In the spring of 1940, Bergman was approached by members of the Stockholm Student Theatre and in late autumn that year he debuted as its director with a production of Strindberg's The Pelican.
'An ambitious, commendable company.'Erik William Olsson, Svenska Dagbladet
About the production
Clearly Strindberg was still a controversial figure in Swedish theatre life. One reviewer expressed some reservations about Strindberg's play as, 'the most horrible, grotesque, and frankly speaking, abominable play that Strindberg in his desperate moments has written'.
However, he also termed Bergman's production full of 'ambitious sincerity' and hoped that the young ensemble would focus on something more optimistic in the future.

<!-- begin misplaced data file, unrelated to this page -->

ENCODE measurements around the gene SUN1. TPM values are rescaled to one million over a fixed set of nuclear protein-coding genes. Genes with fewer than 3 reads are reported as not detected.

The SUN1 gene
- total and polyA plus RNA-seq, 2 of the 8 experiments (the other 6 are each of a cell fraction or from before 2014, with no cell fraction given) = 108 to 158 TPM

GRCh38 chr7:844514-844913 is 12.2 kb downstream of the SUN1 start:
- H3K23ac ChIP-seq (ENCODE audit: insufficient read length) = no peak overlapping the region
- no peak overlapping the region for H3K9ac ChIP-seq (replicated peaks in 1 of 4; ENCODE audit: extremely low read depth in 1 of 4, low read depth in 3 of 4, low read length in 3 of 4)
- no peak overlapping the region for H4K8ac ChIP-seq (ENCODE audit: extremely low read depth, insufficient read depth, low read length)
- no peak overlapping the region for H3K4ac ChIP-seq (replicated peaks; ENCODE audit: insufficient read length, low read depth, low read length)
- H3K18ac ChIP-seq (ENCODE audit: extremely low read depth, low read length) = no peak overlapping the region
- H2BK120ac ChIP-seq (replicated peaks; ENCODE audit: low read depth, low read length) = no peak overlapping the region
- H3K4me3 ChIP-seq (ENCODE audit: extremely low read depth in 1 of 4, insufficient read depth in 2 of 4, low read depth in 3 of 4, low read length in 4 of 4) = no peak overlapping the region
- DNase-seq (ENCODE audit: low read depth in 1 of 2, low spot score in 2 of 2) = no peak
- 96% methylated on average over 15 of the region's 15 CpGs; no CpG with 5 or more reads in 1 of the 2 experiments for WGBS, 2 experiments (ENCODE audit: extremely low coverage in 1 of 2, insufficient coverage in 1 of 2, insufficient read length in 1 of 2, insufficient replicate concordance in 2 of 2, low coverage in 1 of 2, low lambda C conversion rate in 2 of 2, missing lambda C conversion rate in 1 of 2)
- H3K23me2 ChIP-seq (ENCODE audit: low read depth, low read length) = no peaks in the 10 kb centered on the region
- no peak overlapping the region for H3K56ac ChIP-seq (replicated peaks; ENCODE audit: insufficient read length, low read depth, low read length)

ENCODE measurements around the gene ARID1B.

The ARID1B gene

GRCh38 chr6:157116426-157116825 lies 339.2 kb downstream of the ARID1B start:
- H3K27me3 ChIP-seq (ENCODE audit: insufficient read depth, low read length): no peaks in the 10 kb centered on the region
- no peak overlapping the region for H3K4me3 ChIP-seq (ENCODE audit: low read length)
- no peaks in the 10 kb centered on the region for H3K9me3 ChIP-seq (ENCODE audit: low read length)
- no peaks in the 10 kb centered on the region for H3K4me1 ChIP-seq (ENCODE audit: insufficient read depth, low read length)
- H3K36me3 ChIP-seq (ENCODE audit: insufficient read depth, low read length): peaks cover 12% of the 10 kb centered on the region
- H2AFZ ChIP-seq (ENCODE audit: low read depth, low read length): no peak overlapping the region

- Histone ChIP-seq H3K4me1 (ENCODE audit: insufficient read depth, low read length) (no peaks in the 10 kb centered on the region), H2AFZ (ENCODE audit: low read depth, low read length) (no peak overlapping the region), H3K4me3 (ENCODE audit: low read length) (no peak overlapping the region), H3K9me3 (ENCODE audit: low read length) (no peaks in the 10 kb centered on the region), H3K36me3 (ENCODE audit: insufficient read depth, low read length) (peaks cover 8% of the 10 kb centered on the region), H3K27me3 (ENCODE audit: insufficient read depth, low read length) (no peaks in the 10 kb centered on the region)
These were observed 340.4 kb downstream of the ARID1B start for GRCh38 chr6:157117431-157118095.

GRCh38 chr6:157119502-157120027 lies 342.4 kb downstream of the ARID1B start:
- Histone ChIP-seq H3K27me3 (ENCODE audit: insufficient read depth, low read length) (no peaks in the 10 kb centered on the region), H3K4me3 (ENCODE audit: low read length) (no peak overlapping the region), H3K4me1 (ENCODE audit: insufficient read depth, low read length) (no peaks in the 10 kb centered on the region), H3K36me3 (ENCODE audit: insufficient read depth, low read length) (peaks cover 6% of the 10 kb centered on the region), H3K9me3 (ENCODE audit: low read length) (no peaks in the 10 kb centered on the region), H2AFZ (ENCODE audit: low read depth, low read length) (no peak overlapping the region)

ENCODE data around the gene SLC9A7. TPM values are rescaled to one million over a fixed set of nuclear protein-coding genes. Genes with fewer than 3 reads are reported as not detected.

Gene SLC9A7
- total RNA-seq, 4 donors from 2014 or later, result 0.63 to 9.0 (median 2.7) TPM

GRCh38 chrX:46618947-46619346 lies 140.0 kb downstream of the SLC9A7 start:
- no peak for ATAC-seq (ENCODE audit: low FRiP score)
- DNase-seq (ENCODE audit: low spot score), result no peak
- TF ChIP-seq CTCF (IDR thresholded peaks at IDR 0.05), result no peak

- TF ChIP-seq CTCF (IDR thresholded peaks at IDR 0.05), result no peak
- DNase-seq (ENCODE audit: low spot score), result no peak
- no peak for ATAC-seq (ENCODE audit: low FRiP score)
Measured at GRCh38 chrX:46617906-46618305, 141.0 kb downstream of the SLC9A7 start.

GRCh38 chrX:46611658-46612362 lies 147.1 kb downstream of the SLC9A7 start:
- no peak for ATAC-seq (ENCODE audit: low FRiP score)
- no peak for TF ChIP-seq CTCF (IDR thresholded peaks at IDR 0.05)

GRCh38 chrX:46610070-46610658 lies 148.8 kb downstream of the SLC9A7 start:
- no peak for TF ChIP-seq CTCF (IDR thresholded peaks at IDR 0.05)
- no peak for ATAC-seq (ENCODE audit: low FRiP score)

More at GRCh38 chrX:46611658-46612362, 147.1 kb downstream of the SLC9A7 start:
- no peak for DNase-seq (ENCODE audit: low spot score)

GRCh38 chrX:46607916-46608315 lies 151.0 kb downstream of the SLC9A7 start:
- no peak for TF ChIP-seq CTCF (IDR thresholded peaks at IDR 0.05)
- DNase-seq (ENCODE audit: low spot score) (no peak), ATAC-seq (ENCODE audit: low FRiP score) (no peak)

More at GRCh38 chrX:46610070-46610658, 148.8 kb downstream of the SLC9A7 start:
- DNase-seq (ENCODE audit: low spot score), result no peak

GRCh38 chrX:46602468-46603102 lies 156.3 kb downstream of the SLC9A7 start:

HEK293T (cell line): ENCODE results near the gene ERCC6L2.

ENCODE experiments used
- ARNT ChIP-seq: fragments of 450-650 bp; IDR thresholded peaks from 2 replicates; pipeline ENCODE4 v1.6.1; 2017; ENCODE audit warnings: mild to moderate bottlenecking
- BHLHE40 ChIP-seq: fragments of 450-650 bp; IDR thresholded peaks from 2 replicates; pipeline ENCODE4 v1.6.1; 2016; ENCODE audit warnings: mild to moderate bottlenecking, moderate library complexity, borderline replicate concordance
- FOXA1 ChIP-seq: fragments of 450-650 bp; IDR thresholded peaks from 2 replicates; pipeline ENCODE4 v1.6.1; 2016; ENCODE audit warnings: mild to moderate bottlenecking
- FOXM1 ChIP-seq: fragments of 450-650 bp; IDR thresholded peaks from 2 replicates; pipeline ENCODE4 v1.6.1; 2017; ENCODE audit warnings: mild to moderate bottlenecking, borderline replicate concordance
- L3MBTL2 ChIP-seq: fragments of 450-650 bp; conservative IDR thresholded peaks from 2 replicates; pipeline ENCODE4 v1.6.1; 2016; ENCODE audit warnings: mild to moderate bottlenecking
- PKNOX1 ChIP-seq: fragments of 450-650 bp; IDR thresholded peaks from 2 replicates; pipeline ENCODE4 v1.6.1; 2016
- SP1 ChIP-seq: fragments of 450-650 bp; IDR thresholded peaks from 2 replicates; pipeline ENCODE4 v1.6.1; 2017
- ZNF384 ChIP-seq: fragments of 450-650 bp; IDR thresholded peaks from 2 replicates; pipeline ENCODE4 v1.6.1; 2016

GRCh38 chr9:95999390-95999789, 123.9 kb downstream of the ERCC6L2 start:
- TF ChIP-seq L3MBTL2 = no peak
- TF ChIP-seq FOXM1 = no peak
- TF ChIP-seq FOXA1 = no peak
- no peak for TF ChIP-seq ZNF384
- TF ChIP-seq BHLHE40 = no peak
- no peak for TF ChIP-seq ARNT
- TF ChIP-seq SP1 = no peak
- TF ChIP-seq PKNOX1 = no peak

- The Ingmar Bergman Archives.
- Birgitta Steene, Ingmar Bergman: A Reference Guide, (Amsterdam University Press, 2005).
Denmark, Copenhagen, University of Copenhagen, April 1941
Barbro Hiort af Ornäs, who played Gerda in the original version, was replaced by Annika Tretow during the guest performance in the occupied Denmark. The performance was visited by members of the Royal family and a newly written prologue by Danish playwright Kjeld Abell was performed before the performance.
- Karin Lannby, The mother
- Carl Ivar Sandström, The son
- Barbro Hiort af Ornäs, The daughter
- Ted Winther, The son-in-law
- Margareta Sjögren, Margret
- August Strindberg, Author
- Ingmar Bergman, Director